One of the biologically active forms of nicotinic acid. Serves as a coenzyme of hydrogenases and dehydrogenases. NAD usually acts as a hydrogen acceptor, forming NADH which then serves as a hydrogen d
onor in the respiratory chain. Present in living cells primarily in the reduced form (NADPH) and is involved in synthetic reactions.
Occurs in 2 forms, α-NAD and β-NAD, distinguished by the configura
tion of the ribosyl nicotinamide linkage. Only the β-anomer is bioactive.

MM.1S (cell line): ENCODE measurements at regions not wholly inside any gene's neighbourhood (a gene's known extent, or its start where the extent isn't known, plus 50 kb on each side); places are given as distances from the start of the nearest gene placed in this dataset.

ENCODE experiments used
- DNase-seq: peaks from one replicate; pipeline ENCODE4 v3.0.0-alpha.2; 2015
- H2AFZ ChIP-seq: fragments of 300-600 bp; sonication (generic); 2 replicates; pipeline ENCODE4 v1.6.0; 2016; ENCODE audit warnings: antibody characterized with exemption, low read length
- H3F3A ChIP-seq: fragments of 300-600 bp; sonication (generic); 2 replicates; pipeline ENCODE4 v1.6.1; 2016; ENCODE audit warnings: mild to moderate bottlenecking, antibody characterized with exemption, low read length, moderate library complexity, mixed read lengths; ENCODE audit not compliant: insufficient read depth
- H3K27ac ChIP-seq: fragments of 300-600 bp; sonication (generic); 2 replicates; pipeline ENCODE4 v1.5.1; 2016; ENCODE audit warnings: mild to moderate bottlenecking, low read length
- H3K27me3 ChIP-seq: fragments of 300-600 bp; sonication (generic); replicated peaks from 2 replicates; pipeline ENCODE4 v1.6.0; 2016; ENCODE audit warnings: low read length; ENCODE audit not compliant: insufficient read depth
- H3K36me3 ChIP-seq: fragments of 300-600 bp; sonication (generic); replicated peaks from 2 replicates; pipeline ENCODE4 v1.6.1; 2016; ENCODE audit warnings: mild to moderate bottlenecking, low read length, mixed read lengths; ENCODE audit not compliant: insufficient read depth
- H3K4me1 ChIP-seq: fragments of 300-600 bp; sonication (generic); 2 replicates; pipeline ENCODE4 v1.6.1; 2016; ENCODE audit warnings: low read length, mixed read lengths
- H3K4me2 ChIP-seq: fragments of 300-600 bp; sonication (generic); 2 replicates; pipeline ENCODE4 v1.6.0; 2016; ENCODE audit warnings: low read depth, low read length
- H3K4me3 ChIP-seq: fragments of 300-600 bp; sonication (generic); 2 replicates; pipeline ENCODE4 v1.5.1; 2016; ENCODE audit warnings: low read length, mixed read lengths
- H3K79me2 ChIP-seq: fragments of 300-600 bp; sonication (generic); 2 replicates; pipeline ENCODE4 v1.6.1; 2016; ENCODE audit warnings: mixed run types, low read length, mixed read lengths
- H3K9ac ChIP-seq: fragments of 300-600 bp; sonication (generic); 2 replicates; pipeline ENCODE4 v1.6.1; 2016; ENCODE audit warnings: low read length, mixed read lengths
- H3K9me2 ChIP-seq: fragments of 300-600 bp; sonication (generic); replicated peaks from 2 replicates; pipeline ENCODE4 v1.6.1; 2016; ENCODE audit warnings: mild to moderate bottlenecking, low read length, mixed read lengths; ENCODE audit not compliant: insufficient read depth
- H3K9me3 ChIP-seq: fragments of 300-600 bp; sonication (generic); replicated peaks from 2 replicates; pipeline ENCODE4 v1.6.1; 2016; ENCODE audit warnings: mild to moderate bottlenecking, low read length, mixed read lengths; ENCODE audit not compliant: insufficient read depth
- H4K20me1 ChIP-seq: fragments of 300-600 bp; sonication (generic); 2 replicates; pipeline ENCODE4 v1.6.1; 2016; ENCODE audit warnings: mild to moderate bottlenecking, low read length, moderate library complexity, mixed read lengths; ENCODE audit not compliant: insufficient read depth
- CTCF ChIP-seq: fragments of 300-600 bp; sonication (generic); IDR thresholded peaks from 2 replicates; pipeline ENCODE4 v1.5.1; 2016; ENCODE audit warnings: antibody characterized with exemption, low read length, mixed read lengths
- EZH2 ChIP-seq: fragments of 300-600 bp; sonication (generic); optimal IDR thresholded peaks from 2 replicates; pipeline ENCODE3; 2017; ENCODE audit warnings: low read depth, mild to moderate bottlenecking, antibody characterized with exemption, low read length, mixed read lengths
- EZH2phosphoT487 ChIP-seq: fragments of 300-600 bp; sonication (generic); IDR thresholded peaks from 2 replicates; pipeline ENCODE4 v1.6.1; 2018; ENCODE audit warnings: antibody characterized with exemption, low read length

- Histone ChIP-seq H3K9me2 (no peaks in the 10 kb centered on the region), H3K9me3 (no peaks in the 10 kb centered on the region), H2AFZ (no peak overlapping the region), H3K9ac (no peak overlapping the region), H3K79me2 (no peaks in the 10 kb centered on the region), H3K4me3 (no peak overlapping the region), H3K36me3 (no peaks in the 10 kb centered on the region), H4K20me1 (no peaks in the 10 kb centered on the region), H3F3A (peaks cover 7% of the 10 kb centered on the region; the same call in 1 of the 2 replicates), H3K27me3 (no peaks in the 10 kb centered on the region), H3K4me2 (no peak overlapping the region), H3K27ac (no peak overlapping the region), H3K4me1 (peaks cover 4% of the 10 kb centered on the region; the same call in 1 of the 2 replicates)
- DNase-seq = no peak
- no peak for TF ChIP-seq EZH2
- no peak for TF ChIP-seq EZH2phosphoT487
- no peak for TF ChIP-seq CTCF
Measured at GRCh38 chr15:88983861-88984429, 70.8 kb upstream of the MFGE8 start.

This coenzyme is available in high purity, and it is advisable to buy a fresh preparation rather than to purify an old sample as purification will invariably lead to a more impure sample contaminated with the oxidised form (NAD). It has UV max at 340nm ( 6,200 M-1cm-1) at which wavelength the oxidised form NAD has no absorption. At 340nm a 0.161mM solution in a 1cm (pathlength) cell has an absorbance of 1.0 unit. The purity is best checked by the ratio A280nm/A340nm ~2.1, a value which increases as oxidation proceeds. The dry powder is stable indefinitely at -20o. Solutions in aqueous buffers at pH ~7 are stable for extended periods at -20o and for at least 8hours at 0o, but are oxidised more rapidly at 4o in a cold room (e.g. almost completely oxidised overnight at 4o). [UV: Drabkin J Biol Chem 175 563 1945, Fluorescence: Boyer & Thorell Acta Chem Scand 10 447 1956, Redox: Rodkey J Biol Chem 234 188 1959, Schlenk in The Enzymes 2 250, 268 1951, Kaplan in The Enzymes 3 105, 112 1960.] Deuterated NADH, i.e. NADD, has been purified through the anion exchange resin AG-1 x 8 (100-200 mesh, formate form) and through a Bio-Gel P-2 column. [Viola et al. Anal Biochem 96 334 1979, Beilstein 26 III/IV 3639.]